Towards healing and justice

Towards healing and justice

Photo: The Moderator Rev. Myung Hwa Park outside Knox Grammar School, where ribbons honoured survivors of sexual abuse.

“Therefore, if you are offering your gift at the altar and there remember that your brother or sister has something against you; leave your gift there in front of the altar. First go and be reconciled to them; then come and offer your gift.” – Matthew 5:23-24

Why a redress scheme?

As The Royal Commission continues its consultation into Institutional Responses to Child Sexual Abuse, the Uniting Church in Australia remains committed to playing an active role in contributing to the healing process of survivors of sexual abuse and those closest to them (including their families). Throughout this process, our priority has been on reconciliation and the needs of survivors. As the inquiry continues, it is clear a sensitive redress process needs to occur as a matter of priority.

The impact of child sexual abuse is felt for a long time. Not only by survivors but for their families and those they are close to. The legal process can be arduous and we acknowledge this has had a negative impact on many involved.

Many survivors who provided evidence at The Royal Commission expressed a strong need for an alternative to civil litigation in making claims.

This valuable feedback has prompted the Church to develop a more compassionate approach to redress and to supporting survivors, reflecting our values in a way which will positively contribute to the long term healing and justice for survivors and their families. Pastoral contact with the Church is a central part of this approach.

At this time, we are in consultation with our agencies to develop a redress scheme based on the elements outlined by The Royal Commission in January.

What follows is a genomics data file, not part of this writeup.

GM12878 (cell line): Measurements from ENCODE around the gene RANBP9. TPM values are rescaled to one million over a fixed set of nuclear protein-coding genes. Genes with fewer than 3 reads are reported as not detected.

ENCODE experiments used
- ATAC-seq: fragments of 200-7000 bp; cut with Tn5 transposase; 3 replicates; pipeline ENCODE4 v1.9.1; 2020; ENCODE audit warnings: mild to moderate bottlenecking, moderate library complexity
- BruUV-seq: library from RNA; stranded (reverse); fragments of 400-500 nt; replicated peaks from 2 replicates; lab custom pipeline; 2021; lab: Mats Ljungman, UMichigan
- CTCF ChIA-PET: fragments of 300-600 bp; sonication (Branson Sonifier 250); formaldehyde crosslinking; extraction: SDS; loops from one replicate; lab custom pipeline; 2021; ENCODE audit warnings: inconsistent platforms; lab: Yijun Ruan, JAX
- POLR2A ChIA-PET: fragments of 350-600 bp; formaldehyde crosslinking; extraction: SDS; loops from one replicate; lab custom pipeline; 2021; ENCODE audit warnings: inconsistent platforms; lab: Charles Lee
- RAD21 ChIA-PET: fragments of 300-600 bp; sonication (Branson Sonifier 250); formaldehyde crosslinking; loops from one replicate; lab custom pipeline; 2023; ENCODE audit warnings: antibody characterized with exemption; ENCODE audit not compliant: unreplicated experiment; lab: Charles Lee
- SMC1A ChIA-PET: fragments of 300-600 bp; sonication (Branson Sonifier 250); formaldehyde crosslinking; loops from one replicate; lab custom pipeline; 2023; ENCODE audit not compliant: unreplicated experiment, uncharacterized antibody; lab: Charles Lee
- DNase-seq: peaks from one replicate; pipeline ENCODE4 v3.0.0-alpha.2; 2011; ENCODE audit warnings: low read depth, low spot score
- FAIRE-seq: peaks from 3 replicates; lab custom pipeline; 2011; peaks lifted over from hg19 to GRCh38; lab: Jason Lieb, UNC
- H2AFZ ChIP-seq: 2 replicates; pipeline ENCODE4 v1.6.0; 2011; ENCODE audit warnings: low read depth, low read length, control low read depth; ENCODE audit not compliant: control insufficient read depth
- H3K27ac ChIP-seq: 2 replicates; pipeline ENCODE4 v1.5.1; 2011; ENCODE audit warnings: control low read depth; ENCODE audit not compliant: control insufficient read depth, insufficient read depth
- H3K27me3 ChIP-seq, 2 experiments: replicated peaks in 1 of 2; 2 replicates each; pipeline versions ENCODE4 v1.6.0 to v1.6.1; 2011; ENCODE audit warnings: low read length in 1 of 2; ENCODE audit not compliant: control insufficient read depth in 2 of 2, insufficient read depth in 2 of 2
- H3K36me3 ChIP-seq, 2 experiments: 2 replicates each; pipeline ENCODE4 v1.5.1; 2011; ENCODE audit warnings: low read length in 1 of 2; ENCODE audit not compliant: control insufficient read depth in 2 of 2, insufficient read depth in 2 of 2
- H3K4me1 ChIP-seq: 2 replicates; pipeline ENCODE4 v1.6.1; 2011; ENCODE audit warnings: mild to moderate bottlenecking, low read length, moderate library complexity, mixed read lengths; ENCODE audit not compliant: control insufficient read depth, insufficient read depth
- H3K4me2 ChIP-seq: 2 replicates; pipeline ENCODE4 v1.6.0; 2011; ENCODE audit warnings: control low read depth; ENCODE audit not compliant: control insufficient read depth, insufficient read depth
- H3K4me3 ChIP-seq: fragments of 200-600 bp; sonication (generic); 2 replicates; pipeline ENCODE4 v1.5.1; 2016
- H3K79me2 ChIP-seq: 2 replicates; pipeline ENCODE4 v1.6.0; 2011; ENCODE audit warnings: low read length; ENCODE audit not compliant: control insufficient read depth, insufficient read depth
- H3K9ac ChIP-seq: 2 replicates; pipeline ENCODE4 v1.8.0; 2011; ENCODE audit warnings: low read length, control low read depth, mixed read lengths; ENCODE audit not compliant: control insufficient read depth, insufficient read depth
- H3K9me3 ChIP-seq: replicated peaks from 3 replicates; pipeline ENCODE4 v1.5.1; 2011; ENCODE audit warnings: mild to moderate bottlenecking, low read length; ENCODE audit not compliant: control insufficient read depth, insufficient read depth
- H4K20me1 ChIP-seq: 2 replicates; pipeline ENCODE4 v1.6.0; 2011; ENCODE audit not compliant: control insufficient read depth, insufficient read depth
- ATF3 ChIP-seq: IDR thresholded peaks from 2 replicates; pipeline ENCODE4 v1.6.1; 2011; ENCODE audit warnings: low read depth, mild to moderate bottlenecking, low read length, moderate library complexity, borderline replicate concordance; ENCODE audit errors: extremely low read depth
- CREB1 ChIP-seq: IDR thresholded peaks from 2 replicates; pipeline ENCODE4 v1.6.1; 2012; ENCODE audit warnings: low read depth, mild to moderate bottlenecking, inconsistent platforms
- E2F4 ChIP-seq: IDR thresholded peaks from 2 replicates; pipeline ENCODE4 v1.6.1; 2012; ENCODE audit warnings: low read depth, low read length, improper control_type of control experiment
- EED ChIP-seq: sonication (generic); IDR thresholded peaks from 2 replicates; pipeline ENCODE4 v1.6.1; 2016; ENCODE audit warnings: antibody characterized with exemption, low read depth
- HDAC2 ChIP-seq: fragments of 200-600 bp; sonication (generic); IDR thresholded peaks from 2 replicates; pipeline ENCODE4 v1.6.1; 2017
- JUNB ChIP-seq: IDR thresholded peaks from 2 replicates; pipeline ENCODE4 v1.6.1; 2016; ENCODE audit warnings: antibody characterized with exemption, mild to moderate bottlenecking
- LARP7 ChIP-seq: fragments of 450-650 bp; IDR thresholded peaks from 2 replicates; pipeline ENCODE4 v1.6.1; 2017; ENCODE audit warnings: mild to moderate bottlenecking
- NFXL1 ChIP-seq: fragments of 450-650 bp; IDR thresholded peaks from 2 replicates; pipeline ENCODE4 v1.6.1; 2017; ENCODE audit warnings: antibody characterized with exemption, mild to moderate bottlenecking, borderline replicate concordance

These elements require a direct and personal response by the institution if the survivor chooses to engage with it, including an apology and face-to-face engagement with a senior member of the Church. This may include access to therapeutic counselling and psychological care as needed throughout a survivor’s life, and monetary payment as a tangible means of recognising the wrong survivors have suffered.

In the second half of 2015, the Royal Commission will publish its final report on redress and civil litigation.

These elements of redress will be guided by specific principles. They will be survivor-focused, as well as being offered, assessed and provided with appropriate regard given to the needs of particularly vulnerable survivors. They also will ensure access to redress can be obtained with minimal difficulty.

We look forward to reviewing the Royal Commission’s recommendations. We will continue to act to ensure our Church is the safest possible place for those in our care. We will continue to provide updates through Insights and e-newsletters, as part of our ongoing commitment to transparency and openness.

More information

The Royal Commission in January outlined elements of a redress scheme —

Lodging a complaint

Reports of child sexual abuse in the Uniting Church in Australia, or a Uniting Church agency, should be reported to the police in the first instance.

If you would like to make a complaint, please contact Rev. Jane Fry, Associate Secretary, Synod of NSW and ACT

  • Email —
  • Phone — (02) 8267 4452
  • Mail — Addressed to “Confidential”, The Associate Secretary, Uniting Church in Australia, Synod of New South Wales and ACT, PO Box A2178, Sydney South, NSW, 1235.



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